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Q&A: E&R Moffat’s MD on making a mark in manufacturing

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The catering manufacturing sector has undergone tremendous change over the past 50 years but one company that has been there through all of it and survived to tell the tale is E&R Moffat. With the Scotland-based outfit making it a half-century in business this year, Catering Insight thought it was a good time to ask managing director, William Moffat, what the operation looks like today.

Moffat celebrates its 50th anniversary this year. What do you regard as the company’s main strengths today?

I think we are one of the main catering equipment manufacturers in the UK right now and we are very proud of that. Certainly local authority work is probably one of our key areas — we have been quite strong in schools catering, particularly. We aim to maintain that and hopefully grow that in the coming years as things begin to pick up again. Over the 50 years I think we have established a good reputation for quality equipment; we are not the cheapest people in the market place but we believe that we provide good quality and good value for money. I think we have got a good reputation and strength in after-sales service, too. We back up our equipment with our own fleet of Moffat-trained engineers.

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The business was founded by your father, Eddie. Have you always been involved in it?

I’m not embarrassed to say that even as a kid during school holidays I used to come up and knock on the door and ask if I could come in and work in the factory. Current health and safety legislation wouldn’t let you now, but probably from about the age of 12 I spent four or five weeks of my summer holiday working in the factory. I did it primarily for selfish reasons — I was earning a few quid doing it and went back to school feeling like a millionaire! Over the years I had a brief grounding in the factory but when I actually started here in 1983 it was straight into the office and I have been involved in all sides over the years, from just basic administration to the accounts, purchase ledger, wages and sales.

What is the scale of the manufacturing operation that Moffat has in Bonnybridge?

We have got 97 employees in the factory itself, and 136 in total. The factory is just under 110,000 square feet, so it’s a fair size. On our current turnover, which is just over £10m, there is definite scope for growth. We are in the fortunate position here that we own our own premises and about nine years ago we secured the land to the other side of ourselves. So as we continue to grow and expand into the future, we have got more than an enough space here to potentially double the factory size.

Have you been investing in the actual manufacturing plant?

In the last three years I would say no. But in the last 10 to 12 years we have invested significantly in plant and machinery, probably to the tune of about £1.5m. We put in a laser machine about nine years ago and we’ve got a Salvagnini folding and bending machine, which is about seven or eight-years-old, as well as a couple of CNC bending machines, which are about four and five-years-old. They are big investments, but if you have got the work there to put through them they ultimately pay for themselves. As a company — and probably one of the reasons that we are here 50 years from inception — we have always reinvested and put back into factory plant, machinery and development. That has been the company ethos of old and it will certainly continue into the future.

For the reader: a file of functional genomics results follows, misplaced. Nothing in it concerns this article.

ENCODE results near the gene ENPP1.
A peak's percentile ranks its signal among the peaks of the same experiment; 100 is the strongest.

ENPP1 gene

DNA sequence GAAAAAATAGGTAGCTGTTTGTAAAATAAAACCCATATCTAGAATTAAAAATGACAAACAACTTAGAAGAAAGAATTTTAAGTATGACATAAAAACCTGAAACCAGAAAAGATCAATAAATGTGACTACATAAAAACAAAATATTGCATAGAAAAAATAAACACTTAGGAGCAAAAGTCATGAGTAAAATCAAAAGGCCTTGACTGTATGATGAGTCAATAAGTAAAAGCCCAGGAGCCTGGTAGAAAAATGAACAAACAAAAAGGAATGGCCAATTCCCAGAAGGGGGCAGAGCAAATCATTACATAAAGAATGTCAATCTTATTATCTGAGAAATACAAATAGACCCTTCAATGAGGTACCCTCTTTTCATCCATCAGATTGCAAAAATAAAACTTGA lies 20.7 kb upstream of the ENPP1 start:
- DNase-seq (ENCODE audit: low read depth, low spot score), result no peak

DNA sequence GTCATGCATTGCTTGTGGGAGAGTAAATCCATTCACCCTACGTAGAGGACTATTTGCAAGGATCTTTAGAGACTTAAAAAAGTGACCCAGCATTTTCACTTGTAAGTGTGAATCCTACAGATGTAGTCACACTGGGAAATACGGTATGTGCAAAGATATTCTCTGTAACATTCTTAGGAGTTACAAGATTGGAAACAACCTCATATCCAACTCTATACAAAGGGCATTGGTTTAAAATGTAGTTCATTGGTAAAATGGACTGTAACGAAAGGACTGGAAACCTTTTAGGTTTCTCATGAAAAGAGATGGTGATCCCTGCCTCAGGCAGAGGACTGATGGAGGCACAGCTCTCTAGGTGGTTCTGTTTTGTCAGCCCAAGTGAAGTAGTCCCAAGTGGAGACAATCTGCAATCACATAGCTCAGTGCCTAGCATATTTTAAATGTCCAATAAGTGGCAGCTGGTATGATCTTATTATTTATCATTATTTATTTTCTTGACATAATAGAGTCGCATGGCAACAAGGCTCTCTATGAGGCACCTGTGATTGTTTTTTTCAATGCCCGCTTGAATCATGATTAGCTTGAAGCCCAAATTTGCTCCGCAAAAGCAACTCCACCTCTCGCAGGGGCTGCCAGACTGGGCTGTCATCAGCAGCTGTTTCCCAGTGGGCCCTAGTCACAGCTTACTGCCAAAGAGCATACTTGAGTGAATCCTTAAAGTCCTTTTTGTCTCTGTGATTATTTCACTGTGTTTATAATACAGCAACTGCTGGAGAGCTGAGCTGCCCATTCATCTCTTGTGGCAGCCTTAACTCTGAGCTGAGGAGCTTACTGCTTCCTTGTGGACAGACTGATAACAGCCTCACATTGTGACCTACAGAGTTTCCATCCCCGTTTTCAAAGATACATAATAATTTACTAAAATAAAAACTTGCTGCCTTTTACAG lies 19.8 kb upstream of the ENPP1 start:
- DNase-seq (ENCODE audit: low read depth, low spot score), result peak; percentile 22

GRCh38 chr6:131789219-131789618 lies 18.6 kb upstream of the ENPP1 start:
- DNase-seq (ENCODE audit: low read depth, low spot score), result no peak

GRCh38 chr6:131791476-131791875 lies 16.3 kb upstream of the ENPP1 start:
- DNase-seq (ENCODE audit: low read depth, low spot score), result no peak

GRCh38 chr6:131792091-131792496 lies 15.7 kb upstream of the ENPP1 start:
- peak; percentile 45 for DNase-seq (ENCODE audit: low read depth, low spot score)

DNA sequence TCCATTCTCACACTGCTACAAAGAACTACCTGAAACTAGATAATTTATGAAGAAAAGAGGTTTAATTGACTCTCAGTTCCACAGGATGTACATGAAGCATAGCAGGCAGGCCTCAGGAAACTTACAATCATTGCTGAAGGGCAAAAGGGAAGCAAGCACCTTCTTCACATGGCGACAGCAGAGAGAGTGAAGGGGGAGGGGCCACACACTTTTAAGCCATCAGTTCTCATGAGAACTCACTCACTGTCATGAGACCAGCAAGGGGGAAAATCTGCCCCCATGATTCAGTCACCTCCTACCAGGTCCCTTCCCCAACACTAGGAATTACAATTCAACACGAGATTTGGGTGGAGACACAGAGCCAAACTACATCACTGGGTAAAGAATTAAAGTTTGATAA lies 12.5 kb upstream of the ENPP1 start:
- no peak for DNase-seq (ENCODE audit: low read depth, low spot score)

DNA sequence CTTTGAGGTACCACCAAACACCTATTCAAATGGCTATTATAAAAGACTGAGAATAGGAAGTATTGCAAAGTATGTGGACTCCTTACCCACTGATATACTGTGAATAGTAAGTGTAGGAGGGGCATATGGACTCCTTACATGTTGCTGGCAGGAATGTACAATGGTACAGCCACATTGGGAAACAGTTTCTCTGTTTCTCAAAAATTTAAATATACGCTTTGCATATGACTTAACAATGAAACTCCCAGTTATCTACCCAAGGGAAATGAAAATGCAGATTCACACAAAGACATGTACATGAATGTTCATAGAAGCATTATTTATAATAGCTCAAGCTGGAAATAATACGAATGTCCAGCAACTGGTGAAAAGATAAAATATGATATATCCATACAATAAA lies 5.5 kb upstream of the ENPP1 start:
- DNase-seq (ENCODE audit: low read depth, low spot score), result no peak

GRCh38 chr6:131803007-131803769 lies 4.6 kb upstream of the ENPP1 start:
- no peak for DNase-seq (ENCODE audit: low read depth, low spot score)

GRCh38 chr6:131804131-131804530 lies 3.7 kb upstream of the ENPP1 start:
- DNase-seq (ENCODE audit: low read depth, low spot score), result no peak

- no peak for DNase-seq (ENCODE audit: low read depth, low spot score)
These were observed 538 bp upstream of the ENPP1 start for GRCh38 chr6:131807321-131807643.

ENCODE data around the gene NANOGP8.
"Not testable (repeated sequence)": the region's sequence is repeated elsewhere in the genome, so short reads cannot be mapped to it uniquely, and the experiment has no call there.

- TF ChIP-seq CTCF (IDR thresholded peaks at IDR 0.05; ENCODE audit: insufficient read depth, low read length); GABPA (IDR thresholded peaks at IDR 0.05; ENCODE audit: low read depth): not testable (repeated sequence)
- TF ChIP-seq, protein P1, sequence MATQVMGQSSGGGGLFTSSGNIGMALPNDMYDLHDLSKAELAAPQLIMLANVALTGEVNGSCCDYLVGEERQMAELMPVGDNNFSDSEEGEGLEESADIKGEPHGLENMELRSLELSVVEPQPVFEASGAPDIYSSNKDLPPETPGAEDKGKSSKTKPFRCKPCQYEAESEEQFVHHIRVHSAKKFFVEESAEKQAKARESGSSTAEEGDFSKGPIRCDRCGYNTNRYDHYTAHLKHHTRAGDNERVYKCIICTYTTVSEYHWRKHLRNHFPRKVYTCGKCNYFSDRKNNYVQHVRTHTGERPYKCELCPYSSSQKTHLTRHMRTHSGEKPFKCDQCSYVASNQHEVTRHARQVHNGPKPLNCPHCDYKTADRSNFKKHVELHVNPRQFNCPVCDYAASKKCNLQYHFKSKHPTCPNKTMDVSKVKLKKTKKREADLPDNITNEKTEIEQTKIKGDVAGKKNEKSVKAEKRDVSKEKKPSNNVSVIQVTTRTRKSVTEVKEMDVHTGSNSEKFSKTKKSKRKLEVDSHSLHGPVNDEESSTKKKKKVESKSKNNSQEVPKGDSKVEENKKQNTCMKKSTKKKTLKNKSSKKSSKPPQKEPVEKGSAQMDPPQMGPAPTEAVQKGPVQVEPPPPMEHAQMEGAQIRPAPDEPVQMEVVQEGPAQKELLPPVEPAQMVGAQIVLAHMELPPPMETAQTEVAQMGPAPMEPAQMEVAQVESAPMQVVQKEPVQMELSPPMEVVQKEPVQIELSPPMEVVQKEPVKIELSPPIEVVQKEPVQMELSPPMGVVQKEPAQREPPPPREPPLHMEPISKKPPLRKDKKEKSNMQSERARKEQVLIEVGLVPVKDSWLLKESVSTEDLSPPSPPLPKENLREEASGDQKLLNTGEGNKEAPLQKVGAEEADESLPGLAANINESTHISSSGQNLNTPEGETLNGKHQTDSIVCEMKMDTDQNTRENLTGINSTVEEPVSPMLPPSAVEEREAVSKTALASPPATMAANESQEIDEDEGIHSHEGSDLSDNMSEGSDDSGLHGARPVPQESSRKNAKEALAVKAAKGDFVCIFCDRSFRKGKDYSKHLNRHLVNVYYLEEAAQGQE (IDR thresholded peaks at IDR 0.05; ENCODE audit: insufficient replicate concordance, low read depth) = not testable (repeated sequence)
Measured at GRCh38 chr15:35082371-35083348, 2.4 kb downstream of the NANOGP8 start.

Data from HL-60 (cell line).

Do you do all of the fabrication yourself or do you outsource some of it?

We don’t outsource anything. We do everything from tables, benches, sinks and basic fabrication, right up to full-blown bespoke servery counters. Everything that Moffat produces comes out of our factory here at Bonnybridge, and that is something we are very proud of. We do manufacture for others, as there are other manufacturers out there that will buy things from us and put their own badge on it. To be honest I don’t have a problem with that. For us, work is work.

At the start of this year when you froze your prices, you made a point of stating that you hadn’t increased prices since 2009. How sustainable do you think it is to maintain that stance going forward?

If I could turn back time I’d like to put our prices up about three years ago! Again, it is a competitive world we live in just now. To be honest, I think we will be able to see that out until the end of the current calendar year, but I would anticipate that into next year we will probably look to do something on some of our prices anyway.

Is there much fluctuation happening on the stainless steel side at the moment?

Just in the last month there has been an increase in 304 and a smaller increase in 430. At the moment we can buffer that, we can sustain it. Steel has been relatively stable this year, there has not been a great deal of fluctuation but I think that as the economy hopefully picks up and things start to move forward again we will start to see more volatility there. And often that is upwards volatility as opposed to downwards volatility — you very rarely see the price coming down.